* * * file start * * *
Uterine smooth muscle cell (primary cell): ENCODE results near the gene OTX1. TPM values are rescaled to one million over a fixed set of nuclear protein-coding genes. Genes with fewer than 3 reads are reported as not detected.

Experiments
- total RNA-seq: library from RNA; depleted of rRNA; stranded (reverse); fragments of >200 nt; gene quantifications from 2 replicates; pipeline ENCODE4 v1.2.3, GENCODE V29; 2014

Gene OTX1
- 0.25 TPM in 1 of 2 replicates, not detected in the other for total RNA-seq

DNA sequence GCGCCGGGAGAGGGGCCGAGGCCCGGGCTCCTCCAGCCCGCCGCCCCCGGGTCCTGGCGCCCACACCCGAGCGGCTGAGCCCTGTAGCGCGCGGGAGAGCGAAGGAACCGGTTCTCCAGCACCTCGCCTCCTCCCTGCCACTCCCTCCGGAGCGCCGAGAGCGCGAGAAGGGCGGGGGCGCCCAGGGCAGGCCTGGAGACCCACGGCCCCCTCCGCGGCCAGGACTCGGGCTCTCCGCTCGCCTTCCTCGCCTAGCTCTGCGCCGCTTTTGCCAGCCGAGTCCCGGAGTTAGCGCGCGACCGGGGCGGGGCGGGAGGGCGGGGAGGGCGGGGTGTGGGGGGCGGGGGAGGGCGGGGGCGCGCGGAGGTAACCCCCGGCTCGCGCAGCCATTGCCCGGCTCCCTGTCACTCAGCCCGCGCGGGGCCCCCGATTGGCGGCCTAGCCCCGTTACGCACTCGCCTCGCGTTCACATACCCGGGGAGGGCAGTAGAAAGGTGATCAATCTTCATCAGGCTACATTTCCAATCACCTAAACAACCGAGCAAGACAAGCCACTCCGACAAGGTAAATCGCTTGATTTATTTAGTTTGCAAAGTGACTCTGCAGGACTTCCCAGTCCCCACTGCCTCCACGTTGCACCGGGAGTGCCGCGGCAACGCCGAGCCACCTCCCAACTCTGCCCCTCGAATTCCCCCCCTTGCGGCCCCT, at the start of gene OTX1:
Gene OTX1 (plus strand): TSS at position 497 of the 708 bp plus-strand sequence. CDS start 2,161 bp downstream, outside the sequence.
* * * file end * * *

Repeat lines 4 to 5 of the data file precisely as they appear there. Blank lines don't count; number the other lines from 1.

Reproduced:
Gene OTX1
- 0.25 TPM in 1 of 2 replicates, not detected in the other for total RNA-seq